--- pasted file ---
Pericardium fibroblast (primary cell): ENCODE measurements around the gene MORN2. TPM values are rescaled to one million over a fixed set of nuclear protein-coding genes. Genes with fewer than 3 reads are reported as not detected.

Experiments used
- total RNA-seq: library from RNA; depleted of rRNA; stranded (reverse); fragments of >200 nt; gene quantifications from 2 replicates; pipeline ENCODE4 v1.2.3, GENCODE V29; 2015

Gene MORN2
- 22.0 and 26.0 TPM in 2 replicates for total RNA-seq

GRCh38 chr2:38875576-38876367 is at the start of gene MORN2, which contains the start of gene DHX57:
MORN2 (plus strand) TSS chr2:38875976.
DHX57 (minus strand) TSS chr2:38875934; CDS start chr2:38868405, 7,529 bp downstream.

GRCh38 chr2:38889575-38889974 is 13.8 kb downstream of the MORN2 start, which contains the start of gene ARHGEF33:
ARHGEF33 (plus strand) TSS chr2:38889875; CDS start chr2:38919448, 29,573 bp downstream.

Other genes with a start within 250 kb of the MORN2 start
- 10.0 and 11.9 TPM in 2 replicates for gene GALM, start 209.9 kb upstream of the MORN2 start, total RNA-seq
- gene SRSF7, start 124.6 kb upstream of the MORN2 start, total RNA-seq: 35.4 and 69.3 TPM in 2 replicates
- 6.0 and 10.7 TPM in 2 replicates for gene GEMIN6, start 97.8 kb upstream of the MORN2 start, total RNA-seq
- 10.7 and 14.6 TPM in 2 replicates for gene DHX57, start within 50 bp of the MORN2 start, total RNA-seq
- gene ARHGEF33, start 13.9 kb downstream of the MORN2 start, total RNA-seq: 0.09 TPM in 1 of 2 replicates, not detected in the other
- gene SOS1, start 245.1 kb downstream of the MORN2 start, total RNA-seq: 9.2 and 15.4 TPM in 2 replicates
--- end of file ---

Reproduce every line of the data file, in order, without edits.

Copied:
Pericardium fibroblast (primary cell): ENCODE measurements around the gene MORN2. TPM values are rescaled to one million over a fixed set of nuclear protein-coding genes. Genes with fewer than 3 reads are reported as not detected.

Experiments used
- total RNA-seq: library from RNA; depleted of rRNA; stranded (reverse); fragments of >200 nt; gene quantifications from 2 replicates; pipeline ENCODE4 v1.2.3, GENCODE V29; 2015

Gene MORN2
- 22.0 and 26.0 TPM in 2 replicates for total RNA-seq

GRCh38 chr2:38875576-38876367 is at the start of gene MORN2, which contains the start of gene DHX57:
MORN2 (plus strand) TSS chr2:38875976.
DHX57 (minus strand) TSS chr2:38875934; CDS start chr2:38868405, 7,529 bp downstream.

GRCh38 chr2:38889575-38889974 is 13.8 kb downstream of the MORN2 start, which contains the start of gene ARHGEF33:
ARHGEF33 (plus strand) TSS chr2:38889875; CDS start chr2:38919448, 29,573 bp downstream.

Other genes with a start within 250 kb of the MORN2 start
- 10.0 and 11.9 TPM in 2 replicates for gene GALM, start 209.9 kb upstream of the MORN2 start, total RNA-seq
- gene SRSF7, start 124.6 kb upstream of the MORN2 start, total RNA-seq: 35.4 and 69.3 TPM in 2 replicates
- 6.0 and 10.7 TPM in 2 replicates for gene GEMIN6, start 97.8 kb upstream of the MORN2 start, total RNA-seq
- 10.7 and 14.6 TPM in 2 replicates for gene DHX57, start within 50 bp of the MORN2 start, total RNA-seq
- gene ARHGEF33, start 13.9 kb downstream of the MORN2 start, total RNA-seq: 0.09 TPM in 1 of 2 replicates, not detected in the other
- gene SOS1, start 245.1 kb downstream of the MORN2 start, total RNA-seq: 9.2 and 15.4 TPM in 2 replicates